|Don Agrella (R) & Ed “Lou Grant” Asner (Middle).
Tribune Metro Editor Bernie Judge is on the left
OK, right off the bat, I will tell you Don Agrella would have yelled at me if I ever called him City Editor “Extraordinaire.”
But the fact is, Agrella, who passed away at 92 Wednesday, was an extraordinary Day City Editor and newsman. For about five years he was my boss at the Chicago Tribune. Between 1969 and 1974 I worked for him as a general assignment reporter, rewrite man and assistant city editor. During those five years he provided me with a newspaper education that simply doesn’t exist anymore.
Agrella’s trademark in the newsroom was to assign reporters to stories by yelling: “Hat and Coat!” as in, “Yates, hat and coat!”
Never mind that I or few other reporters in early 1970s ever wore a hat.
That would be my signal to trot over to the Tribune’s gray U-shaped wooden city desk where Agrella would issue my marching orders: “Go cover this (fill in the blank) speech, fire, trial, meeting, press conference, etc. and let me know if it’s worth anything.”
Only once during my incipient career as a general assignment reporter for the Tribune did I return and declare: “It wasn’t worth a story.”
“Is that right?” Agrella replied. “Well then, why in the hell does the Sun-Times have a story and what about this City News copy I am holding.”
All I could do is gulp. “Sorry,” I said. “I didn’t think it was worth a story.”
“In the future you go cover the story, call me and I’ll decide if it’s worth anything,” he told me. “That way, you won’t have to apologize any more.”
Then, noticing that my 6’4″ frame seemed to be sinking into the newsroom floor, he took pity on me.
“Look, it’s my job to decide if something is worth a story. It’s your job to report. OK? Let me do my job.”
Then he smiled. “Now go and write me a 4-head.” (A 4-head was a short, 3-paragraph story that usually wound up somewhere in the back of the paper).
I went back to my desk and wrote what was (in my mind at least) the best 4-head story Agrella had ever seen.
The Tribune newsroom in those days was alive with sound. No cubicles. No cell phones. No carpeted floors. Just a lot of noise–as in the clacking of typewriters, telephones ringing off their hooks, editors yelling at reporters and reporters yelling “copy” at copy boys (and girls). In those days yelling “copy” didn’t mean go to the Copier and make a copy. It meant: “get over here and pick up this story I just finished and distribute it to all the relevant editors.”
Newsrooms 40 years ago were studies in semi-controlled mayhem. How anybody ever worked in them, let alone wrote anything of quality baffles me today. Yet, work we did and the stories produced were often damned good ones too.
Don Agrella saw to that. He was a tough task master. He did not suffer fools nor did he tolerate sloppy reporting.
“You sure about this, Yates?” he once asked about an exclusive story I had just put in front of him.
“I am,” I replied.
“Would you bet your mother’s life on it?”
“I would,” I said.
“OK,” he replied. “But don’t forget, you only have one mother, but there are a million stories out there.”
I have to admit, that gave me pause. But I soldiered on. “Damn it, Don, it’s a good story.”
“I didn’t say it wasn’t good…but is it accurate?” he demanded.
Accuracy was at the top of Don Agrella’s list of reportorial essentials. He might accept a poorly written story (he could always have a rewrite man or woman rework it), but God forbid that it be inaccurate.
And one thing you learned early on in dealing with Don Agrella: you never, ever lied to him. Don wanted to trust his reporters and if he couldn’t take you at your word, you were on bad paper with him. I witnessed a few reporters fall into that trap and few, if any, ever climbed out of it and into Don’s good graces again.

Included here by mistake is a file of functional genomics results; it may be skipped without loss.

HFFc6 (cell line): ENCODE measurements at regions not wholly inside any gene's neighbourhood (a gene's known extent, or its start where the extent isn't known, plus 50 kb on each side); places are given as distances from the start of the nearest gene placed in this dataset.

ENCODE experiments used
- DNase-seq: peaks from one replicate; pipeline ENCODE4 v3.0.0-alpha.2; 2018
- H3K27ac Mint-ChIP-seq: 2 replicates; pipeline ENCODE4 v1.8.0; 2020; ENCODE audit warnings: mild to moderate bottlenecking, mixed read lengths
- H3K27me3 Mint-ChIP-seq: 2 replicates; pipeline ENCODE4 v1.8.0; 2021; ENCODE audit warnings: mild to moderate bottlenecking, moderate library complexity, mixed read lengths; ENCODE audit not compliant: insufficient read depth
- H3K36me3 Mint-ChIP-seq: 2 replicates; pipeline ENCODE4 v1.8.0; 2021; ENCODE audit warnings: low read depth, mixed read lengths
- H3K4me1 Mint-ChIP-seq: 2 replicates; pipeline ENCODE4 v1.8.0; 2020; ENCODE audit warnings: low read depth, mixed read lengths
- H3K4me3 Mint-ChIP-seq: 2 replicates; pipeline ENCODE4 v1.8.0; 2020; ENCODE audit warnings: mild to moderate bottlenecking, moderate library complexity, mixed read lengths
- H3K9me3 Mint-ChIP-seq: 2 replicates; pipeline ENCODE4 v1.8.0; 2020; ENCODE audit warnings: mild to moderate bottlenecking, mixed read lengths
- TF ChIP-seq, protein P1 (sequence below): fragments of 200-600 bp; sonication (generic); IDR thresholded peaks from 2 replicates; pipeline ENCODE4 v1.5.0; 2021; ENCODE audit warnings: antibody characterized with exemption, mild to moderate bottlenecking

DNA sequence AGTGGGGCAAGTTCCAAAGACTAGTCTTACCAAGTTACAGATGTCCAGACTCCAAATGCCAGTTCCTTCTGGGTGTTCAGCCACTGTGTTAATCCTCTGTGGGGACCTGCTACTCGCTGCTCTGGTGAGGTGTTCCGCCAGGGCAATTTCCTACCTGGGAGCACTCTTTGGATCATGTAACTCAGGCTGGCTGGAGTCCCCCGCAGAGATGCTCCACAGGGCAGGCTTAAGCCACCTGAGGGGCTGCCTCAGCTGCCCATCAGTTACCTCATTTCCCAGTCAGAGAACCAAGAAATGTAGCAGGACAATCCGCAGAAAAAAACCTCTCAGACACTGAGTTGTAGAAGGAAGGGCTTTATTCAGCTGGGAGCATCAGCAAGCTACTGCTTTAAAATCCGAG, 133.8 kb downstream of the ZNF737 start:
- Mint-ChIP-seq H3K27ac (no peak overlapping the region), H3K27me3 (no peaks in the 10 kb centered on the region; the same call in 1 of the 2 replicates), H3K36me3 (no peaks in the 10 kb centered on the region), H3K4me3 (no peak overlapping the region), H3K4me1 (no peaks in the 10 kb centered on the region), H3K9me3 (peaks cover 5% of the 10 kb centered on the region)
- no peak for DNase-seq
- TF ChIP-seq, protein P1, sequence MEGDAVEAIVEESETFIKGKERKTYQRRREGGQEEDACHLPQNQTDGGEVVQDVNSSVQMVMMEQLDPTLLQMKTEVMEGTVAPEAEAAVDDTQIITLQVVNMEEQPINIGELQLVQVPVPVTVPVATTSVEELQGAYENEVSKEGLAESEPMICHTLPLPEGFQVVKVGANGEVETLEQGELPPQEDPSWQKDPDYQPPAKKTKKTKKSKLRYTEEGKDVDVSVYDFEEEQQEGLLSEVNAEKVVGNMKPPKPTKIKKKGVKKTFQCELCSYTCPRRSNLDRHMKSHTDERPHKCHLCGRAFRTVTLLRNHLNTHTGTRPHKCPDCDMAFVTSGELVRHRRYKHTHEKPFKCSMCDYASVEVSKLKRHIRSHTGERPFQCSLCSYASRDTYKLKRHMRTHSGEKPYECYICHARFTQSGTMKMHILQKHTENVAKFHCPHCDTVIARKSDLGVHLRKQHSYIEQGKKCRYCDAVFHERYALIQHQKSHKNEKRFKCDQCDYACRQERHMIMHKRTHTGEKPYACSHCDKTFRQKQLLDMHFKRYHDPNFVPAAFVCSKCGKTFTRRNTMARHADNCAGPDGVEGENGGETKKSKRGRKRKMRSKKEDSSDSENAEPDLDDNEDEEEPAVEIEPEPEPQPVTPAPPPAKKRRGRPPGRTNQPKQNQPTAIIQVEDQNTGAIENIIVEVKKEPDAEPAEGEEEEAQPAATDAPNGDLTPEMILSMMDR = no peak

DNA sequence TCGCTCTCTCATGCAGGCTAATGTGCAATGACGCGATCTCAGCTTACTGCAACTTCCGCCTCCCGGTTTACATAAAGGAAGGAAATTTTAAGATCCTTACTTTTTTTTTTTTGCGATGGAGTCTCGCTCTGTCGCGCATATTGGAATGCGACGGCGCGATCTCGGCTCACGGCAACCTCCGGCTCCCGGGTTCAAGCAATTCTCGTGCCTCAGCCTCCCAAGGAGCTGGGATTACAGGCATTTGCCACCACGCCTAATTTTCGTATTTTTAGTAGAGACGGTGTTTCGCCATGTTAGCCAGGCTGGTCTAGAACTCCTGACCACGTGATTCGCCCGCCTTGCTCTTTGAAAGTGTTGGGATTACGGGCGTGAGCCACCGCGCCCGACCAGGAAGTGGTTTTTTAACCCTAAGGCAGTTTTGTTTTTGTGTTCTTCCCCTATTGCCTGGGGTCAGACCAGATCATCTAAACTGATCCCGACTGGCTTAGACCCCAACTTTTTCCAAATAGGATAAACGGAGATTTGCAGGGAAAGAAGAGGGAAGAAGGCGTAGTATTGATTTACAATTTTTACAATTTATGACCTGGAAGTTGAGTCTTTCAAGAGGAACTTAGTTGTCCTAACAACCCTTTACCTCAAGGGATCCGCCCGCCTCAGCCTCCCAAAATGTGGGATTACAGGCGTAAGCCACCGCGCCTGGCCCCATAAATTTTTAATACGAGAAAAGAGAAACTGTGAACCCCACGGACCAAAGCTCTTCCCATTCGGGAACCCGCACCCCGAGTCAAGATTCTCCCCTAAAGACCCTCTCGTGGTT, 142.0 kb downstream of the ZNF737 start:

Between 1973 and 1974 I became a City Editor myself. I was the weekend version of Don Agrella, assigning reporters to stories on Saturday and Sunday and putting together a local report. I am sure I could never have done that job had I not had the experience of watching Don Agrella at work.
In 1974 I was promoted to Foreign Correspondent and went off to Asia. I never worked for Don Agrella again.
But one day in 1975, when I returned to Chicago for a few days after covering the fall of Saigon in April of that year, Don grabbed me and took me aside.
“You did a great job covering Vietnam,” he told me. “And just so you know, the Sun-Times never had a story you didn’t have. Looks like you learned something in my city room after all, Yates.”
A few years later, while I was based in Los Angeles for the Tribune, I met with actor Ed Asner, who at the time was playing the part of Lou Grant, City Editor of the Los Angeles Tribune. It was 1978 and Lou Grant was one of the top TV shows in America.
Asner asked me if I thought his portrayal of a tough city editor was accurate. I told him he should go to Chicago and watch Don Agrella at work. He actually did do that and one day, when Don wasn’t expecting it, Asner walked into the Tribune city room and yelled; “Agrella, Hat and Coat!”
When Don retired from the Tribune in 1979 it was definitely the end of an era. He was an old school newspaperman leaving at a time when the business was on the verge of changing in ways that make many veteran hacks like myself, sad.
Once in the 1990s a bunch of us Tribune-ites gathered at Ricardos (once a classic Chicago hangout for news people) for lunch. Don was in town from Florida where he had retired. I had just returned to Chicago from Tokyo where I had been the paper’s bureau chief.
“Well Don,” I asked. “Are you ready to come back to the Tribune city room?”
“What city room?” he replied. “The place looks like an insurance office. I couldn’t work there. There’s no noise.”
I was one of the lucky ones. I got to work in a noisy newsroom for Don Agrella: a City Editor who was, without a doubt, truly “Extraordinaire.”